I am a seasonal resident who has had it with the entitled attitudes of the ever so holy year-rounders who tend to treat us like an invasion of fruit flies when, in fact, this is as much our place as their place. I’d like to add, we seasonals help keep the economy running, help pay for their schools and roads and the snow removal for the snow we will never see. Instead of complaining about how our presence takes such a toll on their well-being, why don’t the year-rounders who whine — yes, probably while we dine — get over it and try to enjoy the summer? This is, after all, quite a nice place to be, even when it’s busier than in February.
OK, calm down, you’re not doing yourself any favors. You’ve made a couple of distinct claims here, so I’ll respond to each in turn, before making the entirely predictable point that if you don’t like the hostile us/them mentality of the year-rounders, why are you mirroring it?
But I’m getting ahead of myself. Back to your comments.
“This is as much our place as their place.”
That depends on your definition of “place.”
If your definition is limited to “real estate on which either rent or mortgage/insurance/taxes is paid,” and/or “public space that is open to all” then your definition of “place” is so out of whack with the year-round sensibility that this might be a lost cause.
To an Islander, Vineyard-as-place is for workaday lives. Where children go to school and dogs get taken to the vet and great-aunts languish down the road in that assisted-living place that maybe the kid voted Most Likely to Succeed in high school is the contractor on. Place — if you live here year-round — is more than just a physical thing, it’s a way of being and relating to one another. It requires a set of life skills that you can only learn by wintering here over time — when to be thick-skinned and when to be vulnerable; when to rely on humor and when on tact; when to be an activist and when a mediator. Such is the Vineyard-as-Place in the off-season.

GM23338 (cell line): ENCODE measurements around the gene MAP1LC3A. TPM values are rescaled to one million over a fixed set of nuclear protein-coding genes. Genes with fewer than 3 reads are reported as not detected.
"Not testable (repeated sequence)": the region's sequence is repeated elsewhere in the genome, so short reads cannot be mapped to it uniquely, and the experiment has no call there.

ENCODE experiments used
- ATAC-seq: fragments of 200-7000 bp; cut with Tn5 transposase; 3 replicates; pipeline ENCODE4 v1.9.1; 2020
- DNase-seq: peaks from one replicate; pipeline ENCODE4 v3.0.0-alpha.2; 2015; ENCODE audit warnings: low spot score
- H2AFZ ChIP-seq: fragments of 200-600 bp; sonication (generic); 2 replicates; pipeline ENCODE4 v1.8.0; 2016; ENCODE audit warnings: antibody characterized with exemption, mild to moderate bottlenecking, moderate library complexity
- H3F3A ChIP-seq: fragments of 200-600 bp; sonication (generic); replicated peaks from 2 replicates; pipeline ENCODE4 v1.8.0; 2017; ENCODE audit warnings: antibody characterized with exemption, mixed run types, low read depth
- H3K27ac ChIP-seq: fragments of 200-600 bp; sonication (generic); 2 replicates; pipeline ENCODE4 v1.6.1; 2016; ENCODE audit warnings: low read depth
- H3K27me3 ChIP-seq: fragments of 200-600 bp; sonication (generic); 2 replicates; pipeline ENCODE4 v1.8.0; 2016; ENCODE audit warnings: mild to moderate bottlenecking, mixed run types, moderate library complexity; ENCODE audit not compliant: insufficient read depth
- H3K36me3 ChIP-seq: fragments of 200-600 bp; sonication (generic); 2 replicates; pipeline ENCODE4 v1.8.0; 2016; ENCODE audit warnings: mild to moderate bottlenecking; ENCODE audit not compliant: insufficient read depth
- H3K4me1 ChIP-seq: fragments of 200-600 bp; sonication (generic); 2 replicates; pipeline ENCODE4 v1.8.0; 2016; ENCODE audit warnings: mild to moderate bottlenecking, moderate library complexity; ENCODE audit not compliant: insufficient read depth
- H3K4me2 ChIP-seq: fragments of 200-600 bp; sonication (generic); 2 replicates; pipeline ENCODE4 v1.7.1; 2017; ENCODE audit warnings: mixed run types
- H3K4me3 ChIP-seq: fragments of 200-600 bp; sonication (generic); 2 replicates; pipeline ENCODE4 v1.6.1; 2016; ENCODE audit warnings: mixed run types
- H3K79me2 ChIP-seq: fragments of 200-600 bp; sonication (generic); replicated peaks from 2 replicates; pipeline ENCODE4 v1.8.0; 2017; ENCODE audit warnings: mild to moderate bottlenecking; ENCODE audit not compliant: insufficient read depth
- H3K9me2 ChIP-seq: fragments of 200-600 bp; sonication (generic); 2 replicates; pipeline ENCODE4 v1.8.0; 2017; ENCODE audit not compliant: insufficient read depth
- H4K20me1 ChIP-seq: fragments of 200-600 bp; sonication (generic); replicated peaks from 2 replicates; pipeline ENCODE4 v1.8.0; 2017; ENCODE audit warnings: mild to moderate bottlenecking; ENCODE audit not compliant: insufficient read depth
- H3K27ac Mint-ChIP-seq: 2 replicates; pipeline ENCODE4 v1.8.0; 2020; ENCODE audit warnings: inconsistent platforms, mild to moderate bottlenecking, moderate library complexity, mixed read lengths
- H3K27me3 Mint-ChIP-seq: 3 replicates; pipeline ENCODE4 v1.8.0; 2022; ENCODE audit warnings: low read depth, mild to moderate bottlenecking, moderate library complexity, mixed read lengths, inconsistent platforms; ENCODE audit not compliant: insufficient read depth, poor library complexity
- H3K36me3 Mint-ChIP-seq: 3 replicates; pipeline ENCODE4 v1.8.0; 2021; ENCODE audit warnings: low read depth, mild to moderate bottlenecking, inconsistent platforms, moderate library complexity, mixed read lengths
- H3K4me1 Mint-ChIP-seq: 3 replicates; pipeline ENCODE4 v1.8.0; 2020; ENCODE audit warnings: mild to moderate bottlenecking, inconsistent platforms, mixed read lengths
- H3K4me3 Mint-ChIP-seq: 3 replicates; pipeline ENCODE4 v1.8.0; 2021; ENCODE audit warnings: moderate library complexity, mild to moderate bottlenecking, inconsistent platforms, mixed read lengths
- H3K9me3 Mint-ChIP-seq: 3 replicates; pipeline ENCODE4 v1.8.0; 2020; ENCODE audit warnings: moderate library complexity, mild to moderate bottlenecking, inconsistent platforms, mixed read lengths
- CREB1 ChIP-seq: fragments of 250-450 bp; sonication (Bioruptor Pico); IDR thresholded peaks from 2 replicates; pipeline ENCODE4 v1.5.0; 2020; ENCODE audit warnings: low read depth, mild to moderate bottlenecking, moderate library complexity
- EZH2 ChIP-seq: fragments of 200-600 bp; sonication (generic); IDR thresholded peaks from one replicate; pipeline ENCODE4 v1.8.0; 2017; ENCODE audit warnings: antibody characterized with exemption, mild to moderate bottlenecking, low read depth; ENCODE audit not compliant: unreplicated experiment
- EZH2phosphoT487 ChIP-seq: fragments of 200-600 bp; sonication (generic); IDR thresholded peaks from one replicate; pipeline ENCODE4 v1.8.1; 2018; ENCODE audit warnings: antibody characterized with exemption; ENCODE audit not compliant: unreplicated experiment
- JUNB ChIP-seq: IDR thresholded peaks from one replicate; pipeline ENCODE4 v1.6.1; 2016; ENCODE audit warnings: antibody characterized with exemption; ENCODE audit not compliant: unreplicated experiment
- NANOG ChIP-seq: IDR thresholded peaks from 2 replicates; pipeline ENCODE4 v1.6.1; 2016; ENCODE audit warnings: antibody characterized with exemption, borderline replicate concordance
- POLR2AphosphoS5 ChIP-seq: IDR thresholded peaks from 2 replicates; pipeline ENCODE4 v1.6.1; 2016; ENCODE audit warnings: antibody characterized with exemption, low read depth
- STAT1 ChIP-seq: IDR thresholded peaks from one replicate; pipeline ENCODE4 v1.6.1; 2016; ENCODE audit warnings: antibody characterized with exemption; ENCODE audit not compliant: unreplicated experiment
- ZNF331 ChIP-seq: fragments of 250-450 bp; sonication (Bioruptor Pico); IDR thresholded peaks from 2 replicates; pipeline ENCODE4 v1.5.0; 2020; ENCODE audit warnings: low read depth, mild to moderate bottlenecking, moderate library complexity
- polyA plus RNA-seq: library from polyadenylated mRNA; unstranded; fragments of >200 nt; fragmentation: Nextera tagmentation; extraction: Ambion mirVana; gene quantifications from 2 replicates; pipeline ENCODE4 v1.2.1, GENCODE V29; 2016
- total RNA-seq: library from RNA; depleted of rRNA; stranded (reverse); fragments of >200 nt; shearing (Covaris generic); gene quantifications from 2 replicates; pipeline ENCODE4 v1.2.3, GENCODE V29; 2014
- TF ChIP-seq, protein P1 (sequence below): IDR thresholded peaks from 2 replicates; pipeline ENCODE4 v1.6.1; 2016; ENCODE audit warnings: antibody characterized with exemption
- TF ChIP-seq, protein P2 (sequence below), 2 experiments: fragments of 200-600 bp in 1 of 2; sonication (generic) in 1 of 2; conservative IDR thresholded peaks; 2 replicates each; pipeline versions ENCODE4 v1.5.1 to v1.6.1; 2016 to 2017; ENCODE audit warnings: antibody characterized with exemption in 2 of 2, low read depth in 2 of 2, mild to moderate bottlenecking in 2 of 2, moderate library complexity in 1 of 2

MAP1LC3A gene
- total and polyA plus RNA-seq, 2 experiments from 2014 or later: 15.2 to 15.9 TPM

Then, for a few months, all the rules change. The physical state of the place doesn’t change much (it just gets prettier, warmer, and more crowded) but all the rest of it … wow! We aren’t just sharing the physical space with you, we’re interrupting our own way-of-being. That’s disorienting. What strikes you as a sense of entitlement is really just us all saying, “Holy cow, are we feeling disoriented here!” in various colorful ways.
So: Is it indeed your place as much as “theirs”? Apparently only the physical part of it. You are not aware of all the rest of it.
(Paraphrased) “We seasonals pay for services you need that we don’t use” — etc. Well, yes. If you own property, that’s true. But if the road did not get plowed in winter, you would not like driving on it much when summer came, the state it’d be in. If the schools were crappy, families would flee. Part of what works for you about this place is the community. That community continues its communitizing through the long winters. That requires plowed roads and decent schools. Our winters would be harder without your tax dollars, but your summers would be much harder without our presence. In the bigger picture, you get value out of everything you pay for, even if you don’t use those services directly.
“Why don’t the (all-holy entitled) year-rounders get over it and try to enjoy the summer?”
If you don’t like the hostile us/them mentality you feel from year-rounders, why are you mirroring it in your question? That’s like saying “Why do those jerks insist on referring to us as jerks?”
Finally: They’re Yankees. Just because they’re grouchy doesn’t mean they’re not enjoying themselves. Let them enjoy the Vineyard summer their way, and you enjoy it yours.
That’s my take.
Bemused readers ask novelist Nicole Galland for her take on navigating the precarious social landscape that comes with living on the Vineyard. Nicole, who grew up in West Tisbury, is known locally as the co-founder of Shakespeare for the Masses at the Vineyard Playhouse and is the author of “I, Iago.” Her combined knowledge of both this Island and the world’s greatest melodramas compels her to help prevent unnecessary tragedy wherever possible. Trying to untangle a messy Island ethics or etiquette question? Send it to OnIsland@mvtimes.com.